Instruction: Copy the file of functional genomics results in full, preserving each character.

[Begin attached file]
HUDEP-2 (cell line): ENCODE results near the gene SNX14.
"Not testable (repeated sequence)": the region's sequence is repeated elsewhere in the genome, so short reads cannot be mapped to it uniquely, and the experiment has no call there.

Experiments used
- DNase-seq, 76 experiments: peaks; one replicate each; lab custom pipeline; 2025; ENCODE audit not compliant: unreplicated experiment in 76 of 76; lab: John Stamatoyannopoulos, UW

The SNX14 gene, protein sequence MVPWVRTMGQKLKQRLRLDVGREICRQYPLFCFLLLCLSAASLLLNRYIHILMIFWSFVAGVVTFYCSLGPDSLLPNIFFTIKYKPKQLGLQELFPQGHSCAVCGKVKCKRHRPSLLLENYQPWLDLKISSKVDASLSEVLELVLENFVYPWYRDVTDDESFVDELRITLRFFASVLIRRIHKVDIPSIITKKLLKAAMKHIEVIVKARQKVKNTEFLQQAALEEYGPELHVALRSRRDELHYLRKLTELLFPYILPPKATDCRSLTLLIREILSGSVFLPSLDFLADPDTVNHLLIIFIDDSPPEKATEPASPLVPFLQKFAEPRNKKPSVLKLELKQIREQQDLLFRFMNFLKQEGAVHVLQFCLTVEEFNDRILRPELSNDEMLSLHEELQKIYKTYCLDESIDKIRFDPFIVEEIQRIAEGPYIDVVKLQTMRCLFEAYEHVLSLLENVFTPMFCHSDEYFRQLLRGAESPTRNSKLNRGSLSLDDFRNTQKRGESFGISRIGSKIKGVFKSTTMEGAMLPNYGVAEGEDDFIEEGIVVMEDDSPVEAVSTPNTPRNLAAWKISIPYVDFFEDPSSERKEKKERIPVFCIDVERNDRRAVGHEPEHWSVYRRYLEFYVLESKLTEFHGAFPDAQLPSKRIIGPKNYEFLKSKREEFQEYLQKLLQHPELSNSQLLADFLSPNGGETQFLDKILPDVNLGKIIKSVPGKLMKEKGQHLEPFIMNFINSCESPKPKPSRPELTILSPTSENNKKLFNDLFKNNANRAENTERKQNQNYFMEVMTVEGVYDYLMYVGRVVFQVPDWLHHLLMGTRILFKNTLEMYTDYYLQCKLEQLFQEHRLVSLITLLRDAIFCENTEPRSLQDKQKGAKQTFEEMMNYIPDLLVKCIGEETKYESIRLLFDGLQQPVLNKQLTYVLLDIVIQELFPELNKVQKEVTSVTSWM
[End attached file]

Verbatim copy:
HUDEP-2 (cell line): ENCODE results near the gene SNX14.
"Not testable (repeated sequence)": the region's sequence is repeated elsewhere in the genome, so short reads cannot be mapped to it uniquely, and the experiment has no call there.

Experiments used
- DNase-seq, 76 experiments: peaks; one replicate each; lab custom pipeline; 2025; ENCODE audit not compliant: unreplicated experiment in 76 of 76; lab: John Stamatoyannopoulos, UW

The SNX14 gene, protein sequence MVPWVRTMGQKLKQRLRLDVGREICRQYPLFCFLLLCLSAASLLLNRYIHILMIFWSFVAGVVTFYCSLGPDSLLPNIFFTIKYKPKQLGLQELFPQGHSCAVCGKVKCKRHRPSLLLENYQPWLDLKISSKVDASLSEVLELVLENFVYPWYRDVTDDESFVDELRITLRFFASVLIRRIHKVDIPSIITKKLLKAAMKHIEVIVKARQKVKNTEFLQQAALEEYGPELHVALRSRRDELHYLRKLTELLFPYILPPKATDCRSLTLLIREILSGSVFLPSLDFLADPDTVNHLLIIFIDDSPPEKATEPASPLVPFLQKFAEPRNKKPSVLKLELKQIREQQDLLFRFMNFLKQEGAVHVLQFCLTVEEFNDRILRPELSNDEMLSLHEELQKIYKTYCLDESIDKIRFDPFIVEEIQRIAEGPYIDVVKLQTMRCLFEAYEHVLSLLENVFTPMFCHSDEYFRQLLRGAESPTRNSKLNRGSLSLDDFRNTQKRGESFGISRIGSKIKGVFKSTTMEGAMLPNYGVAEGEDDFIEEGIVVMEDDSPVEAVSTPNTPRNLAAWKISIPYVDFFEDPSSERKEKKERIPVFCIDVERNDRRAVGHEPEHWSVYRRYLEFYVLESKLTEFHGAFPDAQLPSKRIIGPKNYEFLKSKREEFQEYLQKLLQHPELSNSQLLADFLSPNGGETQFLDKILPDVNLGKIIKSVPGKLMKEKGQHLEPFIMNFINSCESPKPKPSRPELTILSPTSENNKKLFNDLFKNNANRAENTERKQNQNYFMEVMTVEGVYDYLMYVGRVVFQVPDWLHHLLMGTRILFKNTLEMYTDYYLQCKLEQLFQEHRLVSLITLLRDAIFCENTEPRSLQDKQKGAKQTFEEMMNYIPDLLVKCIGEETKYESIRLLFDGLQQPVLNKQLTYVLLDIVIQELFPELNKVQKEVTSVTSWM